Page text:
Walking. Always walking. That's all. Just walking. I keep my eyes on the captain in front of me. He's the only other thing for a hundred miles, a solitary figure breaching the white line of the horizon. Stare in any other direction, and all you would have to look at was the vast emptiness of the desert stretching off to the point it met the vast emptiness of the sky.
We walk in silence. Leaves me to my thoughts, and him to his. He doesn't even look at me. Hell, I could have collapsed from dehydration 20 miles ago and he wouldn't have noticed. Or maybe he just didn't care. It's the same as being alone in this God forsaken place, except you have to walk. Alone, I could have ended it days ago. Weeks ago even. With the Captain, I'm just going to march until I die or go insane. Who knows, maybe I already have?
It's enough to drive any sensible man to madness, let alone my fragile mind. Sometimes I can still hear the shells ringing in my ears. I flinch every time they go off, even though I know it's all in my head. My bare feet feel like they're bleeding still, even though the blood stopped flowing three days ago. The captain didn't bleed. Skin like his ain't got no blood to bleed. Yesterday I took a sip from my canteen, only to find it was filled with sand. It was only when I spat out violently that I realized that I was hallucinating.
Morning is the only time he acknowledges me. When it gets dark the Captain just stops, lies down on the floor, and closes his eyes. I lie next to him, and try to get to sleep the best I can on the hard dirt. In the morning he kicks me awake, and we start to walk again. We've be going for this routine for about three days.
He stops. After three days of walking, he stops. For a few seconds he is silent, just staring at the horizon wordlessly. And then he speaks. His voice is dry and cracked, a lot different to how I remember it.
"What's your son called?" The question took me aback so much, I couldn't think of a reply.
"What?!" Was all I could say.
"You have a son. What's he called?" He was still looking at the horizon, facing away from me. I couldn't even see his face.
I stared blankly. The name. The name of my son.The name of my only child. I couldn't remember it.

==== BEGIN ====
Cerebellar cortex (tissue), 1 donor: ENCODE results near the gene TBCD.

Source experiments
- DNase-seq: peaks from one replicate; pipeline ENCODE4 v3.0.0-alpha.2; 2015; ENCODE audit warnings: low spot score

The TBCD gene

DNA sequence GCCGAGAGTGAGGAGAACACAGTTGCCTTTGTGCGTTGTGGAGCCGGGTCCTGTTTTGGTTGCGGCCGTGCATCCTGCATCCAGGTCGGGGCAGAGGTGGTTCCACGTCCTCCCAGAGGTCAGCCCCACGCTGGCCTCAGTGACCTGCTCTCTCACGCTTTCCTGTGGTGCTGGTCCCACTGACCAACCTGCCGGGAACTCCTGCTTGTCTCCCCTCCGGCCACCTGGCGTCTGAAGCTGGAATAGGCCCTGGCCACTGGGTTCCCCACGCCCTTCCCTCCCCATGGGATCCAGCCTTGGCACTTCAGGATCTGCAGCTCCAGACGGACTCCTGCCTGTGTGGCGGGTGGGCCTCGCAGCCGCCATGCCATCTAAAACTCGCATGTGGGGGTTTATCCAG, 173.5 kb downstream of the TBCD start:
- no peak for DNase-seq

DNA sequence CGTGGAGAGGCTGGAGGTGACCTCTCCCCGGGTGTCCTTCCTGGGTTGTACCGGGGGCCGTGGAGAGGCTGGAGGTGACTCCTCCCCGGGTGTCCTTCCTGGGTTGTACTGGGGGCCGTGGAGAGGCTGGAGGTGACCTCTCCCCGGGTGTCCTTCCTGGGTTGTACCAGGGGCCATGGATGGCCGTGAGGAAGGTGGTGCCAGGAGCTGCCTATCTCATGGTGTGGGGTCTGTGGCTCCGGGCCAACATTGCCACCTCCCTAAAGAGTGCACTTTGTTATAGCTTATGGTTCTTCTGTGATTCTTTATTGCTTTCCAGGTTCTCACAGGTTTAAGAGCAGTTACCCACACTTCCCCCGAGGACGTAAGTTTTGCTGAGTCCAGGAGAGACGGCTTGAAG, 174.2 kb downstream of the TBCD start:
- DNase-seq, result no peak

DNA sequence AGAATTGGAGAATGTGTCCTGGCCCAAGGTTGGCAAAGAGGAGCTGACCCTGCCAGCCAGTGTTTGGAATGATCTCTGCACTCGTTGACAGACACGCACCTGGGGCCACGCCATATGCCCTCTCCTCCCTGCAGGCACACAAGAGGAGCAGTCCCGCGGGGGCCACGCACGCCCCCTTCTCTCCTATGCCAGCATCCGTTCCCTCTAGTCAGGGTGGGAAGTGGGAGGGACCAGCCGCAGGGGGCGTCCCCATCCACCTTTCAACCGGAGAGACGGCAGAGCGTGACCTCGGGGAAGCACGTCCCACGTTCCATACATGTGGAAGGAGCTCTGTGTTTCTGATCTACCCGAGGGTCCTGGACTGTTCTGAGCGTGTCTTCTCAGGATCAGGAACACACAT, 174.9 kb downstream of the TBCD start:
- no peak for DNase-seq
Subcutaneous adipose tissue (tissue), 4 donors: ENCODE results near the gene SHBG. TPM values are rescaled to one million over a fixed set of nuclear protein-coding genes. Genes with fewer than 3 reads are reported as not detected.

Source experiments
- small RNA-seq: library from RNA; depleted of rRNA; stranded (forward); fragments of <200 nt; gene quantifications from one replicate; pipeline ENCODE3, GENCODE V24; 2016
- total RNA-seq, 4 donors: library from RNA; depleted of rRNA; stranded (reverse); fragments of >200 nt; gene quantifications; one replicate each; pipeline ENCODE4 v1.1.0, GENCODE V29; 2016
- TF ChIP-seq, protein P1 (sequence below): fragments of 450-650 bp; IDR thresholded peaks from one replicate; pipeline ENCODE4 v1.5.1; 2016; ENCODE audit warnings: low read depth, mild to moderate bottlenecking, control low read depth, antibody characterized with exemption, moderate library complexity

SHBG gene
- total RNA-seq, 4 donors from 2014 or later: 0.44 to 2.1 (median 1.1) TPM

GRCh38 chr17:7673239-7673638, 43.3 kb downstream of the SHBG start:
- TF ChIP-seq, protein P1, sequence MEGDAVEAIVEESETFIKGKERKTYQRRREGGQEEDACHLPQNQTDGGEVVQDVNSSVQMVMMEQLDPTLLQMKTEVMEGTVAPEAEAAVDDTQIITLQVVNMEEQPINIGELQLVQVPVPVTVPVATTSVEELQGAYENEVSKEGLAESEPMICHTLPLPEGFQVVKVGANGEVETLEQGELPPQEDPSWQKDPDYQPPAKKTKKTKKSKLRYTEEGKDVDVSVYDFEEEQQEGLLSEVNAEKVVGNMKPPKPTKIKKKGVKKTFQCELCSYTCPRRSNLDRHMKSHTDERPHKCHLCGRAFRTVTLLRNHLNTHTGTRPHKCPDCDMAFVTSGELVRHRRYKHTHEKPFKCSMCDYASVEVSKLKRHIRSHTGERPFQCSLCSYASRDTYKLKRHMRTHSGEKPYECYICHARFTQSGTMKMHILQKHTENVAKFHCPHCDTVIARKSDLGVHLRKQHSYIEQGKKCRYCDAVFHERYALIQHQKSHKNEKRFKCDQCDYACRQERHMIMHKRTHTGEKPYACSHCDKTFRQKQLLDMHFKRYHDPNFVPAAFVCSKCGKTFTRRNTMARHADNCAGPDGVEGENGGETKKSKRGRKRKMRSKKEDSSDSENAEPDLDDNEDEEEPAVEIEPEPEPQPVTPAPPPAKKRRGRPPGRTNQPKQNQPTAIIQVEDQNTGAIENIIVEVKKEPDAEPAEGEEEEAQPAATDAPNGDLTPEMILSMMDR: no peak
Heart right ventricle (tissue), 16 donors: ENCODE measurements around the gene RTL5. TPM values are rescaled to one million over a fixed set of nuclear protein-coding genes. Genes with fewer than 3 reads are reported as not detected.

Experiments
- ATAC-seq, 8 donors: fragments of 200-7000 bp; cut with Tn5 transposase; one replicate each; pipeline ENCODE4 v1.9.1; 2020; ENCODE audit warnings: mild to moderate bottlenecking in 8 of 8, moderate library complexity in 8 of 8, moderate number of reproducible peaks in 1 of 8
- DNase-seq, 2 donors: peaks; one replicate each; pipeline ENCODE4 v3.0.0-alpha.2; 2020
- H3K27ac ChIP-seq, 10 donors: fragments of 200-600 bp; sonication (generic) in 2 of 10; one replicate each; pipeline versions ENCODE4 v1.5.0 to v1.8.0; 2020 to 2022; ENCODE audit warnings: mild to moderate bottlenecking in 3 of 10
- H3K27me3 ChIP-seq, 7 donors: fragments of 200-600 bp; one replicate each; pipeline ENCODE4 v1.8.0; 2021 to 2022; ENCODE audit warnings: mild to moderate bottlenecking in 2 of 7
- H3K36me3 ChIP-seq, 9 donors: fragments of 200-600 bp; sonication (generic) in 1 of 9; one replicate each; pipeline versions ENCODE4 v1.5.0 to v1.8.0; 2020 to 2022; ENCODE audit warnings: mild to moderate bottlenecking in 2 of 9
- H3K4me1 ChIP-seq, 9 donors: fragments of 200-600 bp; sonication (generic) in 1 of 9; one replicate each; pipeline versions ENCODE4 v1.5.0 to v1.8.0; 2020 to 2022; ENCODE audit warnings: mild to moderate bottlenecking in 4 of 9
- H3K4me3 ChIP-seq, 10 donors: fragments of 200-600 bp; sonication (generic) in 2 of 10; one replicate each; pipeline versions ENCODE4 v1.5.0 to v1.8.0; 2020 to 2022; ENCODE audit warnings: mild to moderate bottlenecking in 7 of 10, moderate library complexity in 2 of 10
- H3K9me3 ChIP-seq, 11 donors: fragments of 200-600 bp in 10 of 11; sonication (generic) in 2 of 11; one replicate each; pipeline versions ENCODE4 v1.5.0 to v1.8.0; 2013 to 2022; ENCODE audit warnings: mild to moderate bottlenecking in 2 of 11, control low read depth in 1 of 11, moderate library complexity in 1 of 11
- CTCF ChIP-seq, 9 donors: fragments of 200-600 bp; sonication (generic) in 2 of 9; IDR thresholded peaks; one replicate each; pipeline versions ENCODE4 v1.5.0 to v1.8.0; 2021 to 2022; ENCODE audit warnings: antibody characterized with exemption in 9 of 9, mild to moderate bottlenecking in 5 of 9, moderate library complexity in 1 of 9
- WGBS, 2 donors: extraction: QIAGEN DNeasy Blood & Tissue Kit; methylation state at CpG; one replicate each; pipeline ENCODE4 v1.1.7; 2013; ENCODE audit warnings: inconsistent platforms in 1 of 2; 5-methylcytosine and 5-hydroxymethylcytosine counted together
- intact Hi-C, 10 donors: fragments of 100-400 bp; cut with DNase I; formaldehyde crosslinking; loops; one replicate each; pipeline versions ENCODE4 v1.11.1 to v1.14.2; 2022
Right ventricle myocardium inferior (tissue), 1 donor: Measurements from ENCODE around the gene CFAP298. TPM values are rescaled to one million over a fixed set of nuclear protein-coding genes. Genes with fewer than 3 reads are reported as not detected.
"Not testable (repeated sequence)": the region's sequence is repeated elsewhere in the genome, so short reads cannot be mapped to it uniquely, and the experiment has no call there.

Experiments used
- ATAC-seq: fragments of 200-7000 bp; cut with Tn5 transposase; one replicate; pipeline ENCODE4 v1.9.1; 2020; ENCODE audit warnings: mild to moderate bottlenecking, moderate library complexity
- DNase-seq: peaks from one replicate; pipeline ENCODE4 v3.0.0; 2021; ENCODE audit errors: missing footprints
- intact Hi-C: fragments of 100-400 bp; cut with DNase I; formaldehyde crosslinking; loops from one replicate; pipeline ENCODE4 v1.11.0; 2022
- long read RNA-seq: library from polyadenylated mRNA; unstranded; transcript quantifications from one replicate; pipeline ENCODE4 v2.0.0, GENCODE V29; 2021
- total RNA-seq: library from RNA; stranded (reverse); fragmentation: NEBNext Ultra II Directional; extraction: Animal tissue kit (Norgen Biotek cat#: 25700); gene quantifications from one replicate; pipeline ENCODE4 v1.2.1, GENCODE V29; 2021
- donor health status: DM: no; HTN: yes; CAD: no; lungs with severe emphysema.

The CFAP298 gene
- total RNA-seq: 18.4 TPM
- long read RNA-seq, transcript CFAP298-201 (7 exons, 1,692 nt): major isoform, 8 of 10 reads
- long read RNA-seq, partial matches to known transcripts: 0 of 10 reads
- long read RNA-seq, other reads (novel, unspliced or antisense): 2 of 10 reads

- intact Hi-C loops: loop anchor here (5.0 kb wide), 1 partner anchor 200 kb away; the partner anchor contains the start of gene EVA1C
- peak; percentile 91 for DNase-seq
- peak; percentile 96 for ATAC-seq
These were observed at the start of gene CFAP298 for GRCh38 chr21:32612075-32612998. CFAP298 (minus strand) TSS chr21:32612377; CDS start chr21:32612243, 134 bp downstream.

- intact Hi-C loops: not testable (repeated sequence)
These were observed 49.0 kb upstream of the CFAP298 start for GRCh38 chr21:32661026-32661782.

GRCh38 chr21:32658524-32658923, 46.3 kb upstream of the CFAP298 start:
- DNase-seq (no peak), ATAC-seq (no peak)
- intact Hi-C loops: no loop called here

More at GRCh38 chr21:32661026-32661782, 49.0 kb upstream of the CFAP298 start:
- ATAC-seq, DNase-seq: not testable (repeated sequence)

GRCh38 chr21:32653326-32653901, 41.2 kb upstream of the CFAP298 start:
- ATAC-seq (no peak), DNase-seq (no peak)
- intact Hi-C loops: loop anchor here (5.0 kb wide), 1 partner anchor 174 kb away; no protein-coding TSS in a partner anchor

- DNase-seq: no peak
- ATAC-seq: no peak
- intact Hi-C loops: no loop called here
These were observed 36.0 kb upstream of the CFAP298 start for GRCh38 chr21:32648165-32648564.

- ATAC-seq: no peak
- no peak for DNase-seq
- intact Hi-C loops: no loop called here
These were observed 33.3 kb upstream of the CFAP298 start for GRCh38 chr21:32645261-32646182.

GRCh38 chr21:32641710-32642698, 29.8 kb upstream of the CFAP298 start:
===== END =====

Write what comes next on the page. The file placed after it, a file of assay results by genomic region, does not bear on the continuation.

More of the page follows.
"Fuck." I spat at him.
He was laughing now. He knows I can't remember. He knew I didn't know the name of my only son.
He was still laughing as I grabbed him by the hair, and threw him to the ground. I slammed his head twice against the dirt, leaving a bloody mark. He hadn't reacted, he was still laughing and staring away into the distance. suddenly, I feel myself jump on him, and stab at his throat with my fingers. They punctured the soft flesh, and pushed into his windpipe. I tore it open. Blood was on my hands. Blood was on his face. Blood was on ground. Blood everywhere. And he was still laughing. Loud as the rumble of artillery, his laugh echoed through the fragile caverns of my ears, piercing my every thought. I had to stop the fucking laughter. I had to stop it. It sounded like it was coming from everywhere. I grabbed the head, and twisted. Using my feet, I pulled at the neck and spine. With a horrible rip, the head flew clean off the body, spraying the rusty liquid in to the dry noon air. I inspect it. Still grinning. It's mouth is still contorted into a horrible grin. It's eyes are still open, but they roll listlessly in their sockets. I stare at the human remains in my hand for a good few minuets. Just looking into the dead mans eyes.
Then they looked back. Just for a second, I swear to whatever god I have left, the eyes flicked upwards, and looked directly into mine. I scream, and throw the cranium as far as I can. Silence. For a few seconds I breathe. Then I fall to my knees on the bloodstained dirt, and cry. Sobbing racks my entire body. And then it's over. The helicopter above me is whirring to loudly to think. The dust is kicks up, stinging in my eyes and still open wounds. It's impossible to see anything but the dust. A soldier from the chopper is emerging from the wall of dust, rifle raised. He sees my uniform, and lowers the gun. When he reaches me, he places his hand on my shoulder.
"It's all right son, everything's gonna be okay"